The Essential Peter S. Beagle, Volume 2: Oakland Dragon Blues and Other Stories
by Peter S. Beagle
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Pub Date 16 May 2023 | Archive Date Not set
The essential first volume of bestselling author Peter S. Beagle’s (The Last Unicorn) short stories demonstrates why he is one of America’s most influential fantasists. With his celebrated versatility, humor, and grace, Beagle is at home in a dazzling variety of subgenres. Evoking comparison to such iconic authors as Twain, Tolkien, Carroll, L’Engle, and Vonnegut, this career retrospective celebrates Beagle’s mastery of the short-story form.
“For over forty years, Peter S. Beagle has been the gold standard of fantasy.”
—Neil Gaiman, author of American Gods and The Sandman
An unlikely friendship based on philosophy develops between an aging academic and a mythological beast. A mysterious, beautiful attendee who attends a ball thrown in her honor chooses whether or not to become mortal. A dysfunctional relationship is not improved by the consequences of lycanthropy. One very brave young mouse questions his identity and redefines feline wiles.
From heartbreaking to humorous, these carefully curated stories by Peter S. Beagle show the depth and power of his incomparable prose and storytelling. Featuring an original introduction from Jane Yolen (Owl Moon) and gorgeous illustrations from Stephanie Pui-Mun Law (Shadowscapes), this elegant collection is a must-have for any fan of classic fantasy.
A Note From the Publisher
“Master enchanter Peter S. Beagle is best known for his novel The Last Unicorn, a book which has charmed generations of readers. But the briefer enchantments collected in these two volumes also brim with the deepest and truest of his magical powers: with laughter, with wisdom, and with the ineffable pleasure of the imaginary memories he shares. From the gradually refined focus of ‘Professor Gottesman and the Indian Rhinoceros’ to ‘Vanishing’’s crankily slipped-and-skewed perspective, these are visions of an inner world all of us need to visit again and again. Each tale is a spell welcoming our hearts to their real home: wonder.”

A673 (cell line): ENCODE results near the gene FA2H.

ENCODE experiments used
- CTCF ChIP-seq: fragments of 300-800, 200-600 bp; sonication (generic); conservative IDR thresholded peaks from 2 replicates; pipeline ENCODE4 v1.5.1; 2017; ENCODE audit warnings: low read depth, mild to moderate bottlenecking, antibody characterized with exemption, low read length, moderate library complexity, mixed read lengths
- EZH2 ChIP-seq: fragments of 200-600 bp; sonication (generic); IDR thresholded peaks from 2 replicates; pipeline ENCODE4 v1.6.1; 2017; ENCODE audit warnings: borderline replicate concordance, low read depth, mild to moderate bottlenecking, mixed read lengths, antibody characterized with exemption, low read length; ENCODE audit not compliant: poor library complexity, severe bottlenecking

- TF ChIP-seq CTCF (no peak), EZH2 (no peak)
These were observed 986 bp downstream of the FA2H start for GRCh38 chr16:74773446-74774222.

—Nisi Shawl, author of Everfair
“Stepping into a Peter Beagle story is like stepping out your front door into an alternate, but entirely logical, world: your girlfriend seems to be a werewolf, the evening news is anchored by the Angel of Death, dreadful poetry is a lethal weapon, and a Berkeley traffic cop has to negotiate a depressed dragon out of an intersection. But then, what else to expect from a wizard of mischief like Beagle? Two perfect volumes that should come with a warning: When you try and go back inside your house, all its rooms will have changed.”
—Laurie R. King, author of The Beekeeper’s Apprentice
“Having all these Peter Beagle stories collected together is pure joy. His writing has amazed me my whole life. You think I’d be used to it by now, but the amazement is ongoing.”
—Carrie Vaughn, author of the Kitty Norville series
“Gleaming gold, these two volumes of glorious stories remind us of what is true, though it might not be real, and of when the world was solid as a Spalding rubber ball and shadowy soft as a cat’s fur, though that time might never have happened, and may not happen again. (But it was, his tales insist. But it will be.) We are fortunate to live in a world where his work exists; if we didn’t, we ourselves might not exist. Such is Beagle's magic.”
—E. Lily Yu, author of On Fragile Waves
“The Essential Peter S. Beagle Volumes 1 & 2 are everything I hoped for and wanted them to be. Beagle’s clever and utterly whimsical storytelling is evident in every story, and I love jumping from tale to tale and exploring the facets of his mind. The writing is fun and explores the unique while keeping one foot in the familiar, making it perfect for readers of all ages. I highly recommend these charming volumes!”
—Charlie N. Holmberg, author of Keeper of Enchanted Rooms
“This was an amazing collection, and I cannot recommend it enough for existing fans of Mr. Beagle or fans of fantasy shorts or cozy fantasy.”
—All Booked Up
“Peter S. Beagle’s short stories tap into the sweetest sap of the soul and leave their mark forever. He always makes me cry in the most wonderful and necessary way.”
—Delilah S. Dawson, author of Wicked As They Come
Selected praise for the short story collections of Peter S. Beagle
“Multiple Hugo and Nebula award-winning Beagle opens readers’ eyes to wonder with his latest collection of 13 short stories. Each piece bridges the rich intersection of fantasy and fairy tale, reality and possibility, exploring predestination, fate, and the power of love through characters that come to vivid, three-dimensional life within a few short pages. Beagle’s lyrical writing is set in a wide range of landscapes both familiar and fresh, with twists on Jack and the Beanstalk, monsters and dragons, a singing enchantress, ghostly photographs, and a modern werewolf tale.” —Library Journal
“Wise, warm and deep.” —The New York Times
“The perfect book.” —Strange Horizons
“Beagle’s true strength in the last few years lies with his short fiction, an area in which he’s been both prolific and brilliant. His latest collection, from Tachyon Publications, showcases the best of his recent output.”—Omnivoracious
“Pure poetry. Beagle is an American bard.” —io9
“Peter S. Beagle [has] rejoined the main flow of literature with a vengeance.... His work is marvelous.” —Green Man Review